Sex – If you are of the female gender you are far likelier to develop osteoporosis than men. This disorder affects approximately half of women older than 50 years of age and one in four men.
Age – Aging is a natural process in which the bones and muscles throughout the body begin to break down and lose the strength they maintained during an individual’s youth. As a result, as you age your risk for developing osteoporosis increases.
Race – Caucasians and individuals of Asian descent are more susceptible to developing osteoporosis.
Genetics – A family history of developing osteoporosis, or fractures, leaves you far more susceptible to developing this condition.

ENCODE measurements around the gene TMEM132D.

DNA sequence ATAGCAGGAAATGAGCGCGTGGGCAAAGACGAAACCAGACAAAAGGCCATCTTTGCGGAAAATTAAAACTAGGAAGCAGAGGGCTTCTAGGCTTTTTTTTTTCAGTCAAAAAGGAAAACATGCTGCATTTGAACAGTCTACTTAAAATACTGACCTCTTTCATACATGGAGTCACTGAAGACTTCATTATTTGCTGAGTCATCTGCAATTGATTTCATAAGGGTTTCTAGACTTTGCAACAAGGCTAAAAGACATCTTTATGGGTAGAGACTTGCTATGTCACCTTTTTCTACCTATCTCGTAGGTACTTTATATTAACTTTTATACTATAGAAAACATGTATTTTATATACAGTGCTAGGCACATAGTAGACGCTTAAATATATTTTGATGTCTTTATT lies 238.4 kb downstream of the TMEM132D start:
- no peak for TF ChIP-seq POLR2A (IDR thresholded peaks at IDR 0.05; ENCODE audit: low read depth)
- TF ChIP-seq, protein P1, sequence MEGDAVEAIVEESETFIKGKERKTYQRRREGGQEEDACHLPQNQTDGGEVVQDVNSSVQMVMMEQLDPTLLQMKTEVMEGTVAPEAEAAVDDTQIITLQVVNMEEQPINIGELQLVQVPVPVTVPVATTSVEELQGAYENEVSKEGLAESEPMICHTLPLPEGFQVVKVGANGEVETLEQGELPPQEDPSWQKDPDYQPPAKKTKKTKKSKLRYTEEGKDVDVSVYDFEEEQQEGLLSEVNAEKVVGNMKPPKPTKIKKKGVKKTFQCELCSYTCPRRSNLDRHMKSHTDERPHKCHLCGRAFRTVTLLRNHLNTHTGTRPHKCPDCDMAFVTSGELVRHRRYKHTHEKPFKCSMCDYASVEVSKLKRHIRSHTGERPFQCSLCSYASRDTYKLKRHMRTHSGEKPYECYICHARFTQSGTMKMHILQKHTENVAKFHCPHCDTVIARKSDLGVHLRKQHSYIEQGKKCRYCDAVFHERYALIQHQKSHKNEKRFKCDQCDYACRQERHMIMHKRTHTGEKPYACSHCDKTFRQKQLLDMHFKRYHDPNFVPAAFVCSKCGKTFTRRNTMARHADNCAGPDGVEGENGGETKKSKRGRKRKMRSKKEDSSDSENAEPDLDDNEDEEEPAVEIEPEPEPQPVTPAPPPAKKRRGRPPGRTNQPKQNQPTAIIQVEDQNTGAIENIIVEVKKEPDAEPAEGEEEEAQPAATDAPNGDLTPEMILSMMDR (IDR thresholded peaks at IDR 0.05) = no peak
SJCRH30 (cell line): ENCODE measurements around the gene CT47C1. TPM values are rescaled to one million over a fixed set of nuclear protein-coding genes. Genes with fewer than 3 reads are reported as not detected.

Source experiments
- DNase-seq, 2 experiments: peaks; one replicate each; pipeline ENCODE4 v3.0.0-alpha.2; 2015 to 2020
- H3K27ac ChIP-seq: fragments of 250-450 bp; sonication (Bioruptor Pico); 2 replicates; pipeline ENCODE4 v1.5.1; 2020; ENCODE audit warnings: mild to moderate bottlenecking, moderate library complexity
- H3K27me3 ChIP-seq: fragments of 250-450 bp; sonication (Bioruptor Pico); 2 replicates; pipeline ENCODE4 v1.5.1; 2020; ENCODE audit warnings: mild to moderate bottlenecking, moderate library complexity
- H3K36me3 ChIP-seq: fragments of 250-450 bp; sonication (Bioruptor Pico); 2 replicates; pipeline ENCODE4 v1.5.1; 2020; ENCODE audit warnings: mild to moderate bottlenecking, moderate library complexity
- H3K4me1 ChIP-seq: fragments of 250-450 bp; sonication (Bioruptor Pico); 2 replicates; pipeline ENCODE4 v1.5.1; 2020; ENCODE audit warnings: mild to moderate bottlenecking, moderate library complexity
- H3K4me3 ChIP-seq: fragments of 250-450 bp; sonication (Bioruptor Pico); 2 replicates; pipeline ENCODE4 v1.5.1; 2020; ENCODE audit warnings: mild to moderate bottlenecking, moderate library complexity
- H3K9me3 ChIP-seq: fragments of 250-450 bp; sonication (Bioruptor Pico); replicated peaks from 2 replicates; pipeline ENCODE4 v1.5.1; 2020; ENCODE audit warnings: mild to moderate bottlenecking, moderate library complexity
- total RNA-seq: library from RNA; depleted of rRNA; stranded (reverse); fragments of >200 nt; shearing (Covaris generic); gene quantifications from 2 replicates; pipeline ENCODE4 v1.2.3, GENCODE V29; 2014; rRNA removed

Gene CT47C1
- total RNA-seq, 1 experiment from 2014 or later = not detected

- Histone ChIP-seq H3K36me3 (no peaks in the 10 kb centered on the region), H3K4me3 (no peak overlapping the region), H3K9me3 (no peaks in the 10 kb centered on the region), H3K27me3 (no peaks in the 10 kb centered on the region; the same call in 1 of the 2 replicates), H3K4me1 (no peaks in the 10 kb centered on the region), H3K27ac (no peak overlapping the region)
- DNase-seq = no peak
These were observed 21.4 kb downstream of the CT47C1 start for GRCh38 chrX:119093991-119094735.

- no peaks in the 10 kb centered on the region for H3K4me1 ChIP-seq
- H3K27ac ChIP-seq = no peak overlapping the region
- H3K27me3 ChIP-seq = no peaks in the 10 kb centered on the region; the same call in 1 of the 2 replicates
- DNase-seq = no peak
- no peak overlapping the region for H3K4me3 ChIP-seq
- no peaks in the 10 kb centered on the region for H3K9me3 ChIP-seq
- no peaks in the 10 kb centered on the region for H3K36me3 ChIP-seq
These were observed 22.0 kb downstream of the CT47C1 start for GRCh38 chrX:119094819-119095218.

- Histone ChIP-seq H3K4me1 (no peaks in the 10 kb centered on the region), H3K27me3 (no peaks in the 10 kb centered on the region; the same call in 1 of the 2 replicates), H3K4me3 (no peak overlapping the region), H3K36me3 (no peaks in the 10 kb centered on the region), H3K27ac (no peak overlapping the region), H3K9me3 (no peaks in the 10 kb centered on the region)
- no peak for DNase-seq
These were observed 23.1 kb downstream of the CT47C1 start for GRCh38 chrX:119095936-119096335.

Frame size – If you have a small body frame you are at a higher risk of developing osteoporosis due to the lower amount of bone mass your body has to work with as you get older.
Hormonal levels – Lower levels of sex hormones are proven factors for the development of osteoporosis. Specifically, this condition is often seen in women post-menopause due to the reduction of estrogen. Consequently, other hormonal problems such as an overactive or underactive thyroid can also be influential.
There are many other risk factors that contribute to osteoporosis, such as smoking cigarettes, certain medications, diet, or other lifestyle factors.